3. Tier Your Ticket Structure
Gone are the days where you offer one ticket price. Uplevel your guests experience by offering a tiered ticket structure. Do you have a special VIP experience you can offer?
For example, if you charge $350 a ticket, you could offer $600 for a VIP experience. Maybe you have a special guest at your event where they can do a meet and greet before or after the event. Maybe you have a special offer you want to make and you host a special cocktail hour before the event starts. Or maybe YOU are the big draw to your event and you could host a special Q&A after the event.
People love exclusivity and they will pay for it. Sell something extra they can’t get access to anywhere else, list out why they need to be there and what they’ll be missing if they aren’t.
4. Secure Paid Sponsorships
Every event you host is a business opportunity and a collaborators dream. You are inviting your audience to share in an experience. Your audience meets specific criteria that other marketers want to be in front of.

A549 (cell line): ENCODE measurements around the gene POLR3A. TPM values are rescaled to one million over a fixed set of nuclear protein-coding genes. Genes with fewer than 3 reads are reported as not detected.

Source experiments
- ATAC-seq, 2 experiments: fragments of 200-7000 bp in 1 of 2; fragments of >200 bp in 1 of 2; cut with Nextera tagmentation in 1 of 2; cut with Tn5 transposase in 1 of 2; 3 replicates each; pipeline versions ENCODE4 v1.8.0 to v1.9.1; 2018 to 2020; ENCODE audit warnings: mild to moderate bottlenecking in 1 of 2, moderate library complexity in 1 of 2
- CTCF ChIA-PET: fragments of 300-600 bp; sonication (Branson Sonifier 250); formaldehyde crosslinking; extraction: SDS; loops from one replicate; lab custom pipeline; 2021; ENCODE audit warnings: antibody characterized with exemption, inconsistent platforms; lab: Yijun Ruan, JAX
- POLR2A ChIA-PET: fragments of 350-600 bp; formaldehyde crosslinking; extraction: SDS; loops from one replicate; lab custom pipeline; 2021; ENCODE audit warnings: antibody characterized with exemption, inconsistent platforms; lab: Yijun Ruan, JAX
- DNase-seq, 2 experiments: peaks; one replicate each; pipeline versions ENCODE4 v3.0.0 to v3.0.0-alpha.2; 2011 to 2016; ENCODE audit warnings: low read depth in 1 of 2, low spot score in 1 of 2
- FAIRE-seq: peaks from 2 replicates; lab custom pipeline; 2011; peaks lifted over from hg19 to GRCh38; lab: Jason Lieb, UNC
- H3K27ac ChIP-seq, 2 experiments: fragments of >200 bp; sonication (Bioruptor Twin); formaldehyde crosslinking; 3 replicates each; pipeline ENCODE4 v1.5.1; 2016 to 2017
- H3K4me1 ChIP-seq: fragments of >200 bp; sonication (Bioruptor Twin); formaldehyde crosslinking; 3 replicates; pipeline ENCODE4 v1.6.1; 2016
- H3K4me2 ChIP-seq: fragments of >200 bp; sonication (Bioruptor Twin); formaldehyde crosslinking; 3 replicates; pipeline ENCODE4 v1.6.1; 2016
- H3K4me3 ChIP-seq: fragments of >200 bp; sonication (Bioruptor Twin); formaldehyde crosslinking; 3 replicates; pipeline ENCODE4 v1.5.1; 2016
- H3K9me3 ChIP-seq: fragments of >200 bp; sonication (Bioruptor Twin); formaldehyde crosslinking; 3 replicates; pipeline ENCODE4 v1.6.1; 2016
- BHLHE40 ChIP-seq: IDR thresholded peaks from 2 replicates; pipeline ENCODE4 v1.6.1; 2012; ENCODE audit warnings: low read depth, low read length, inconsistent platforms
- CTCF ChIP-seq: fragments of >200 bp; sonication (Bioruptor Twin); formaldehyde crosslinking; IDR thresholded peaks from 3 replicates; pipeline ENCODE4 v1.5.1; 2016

One of the best ways to make your event profitable is to secure sponsors.
Finding paid sponsorships is a great way to cover your costs, enhance guest experience, and align yourself with like minded brands.
Create a sponsorship packet that lists the different levels of sponsorships, the cost, and the benefits they’ll receive. Make sure to include who your audience is by spelling out their demographics. You want to make it easy on potential sponsors to clearly know if they align with your audience or not. Then send this packet to companies and brands you want to participate in your event.
To really make your event profitable, secure a presenting sponsor who will get naming rights to your event. This sponsorship is always the most expensive. You’ll also be more likely to secure other sponsors if you can book a presenting sponsor before you start marketing your packet.
Nothing spells out success to other sponsors than a “SOLD” tag on the presenting sponsor package.
And remember, if you do get sponsors at your event, please, please, please make sure to thank them before, during, and after the event. Give your peeps a BIG shoutout! They help create the success of the event, and you’d be surprised how often people forget to thank their sponsors!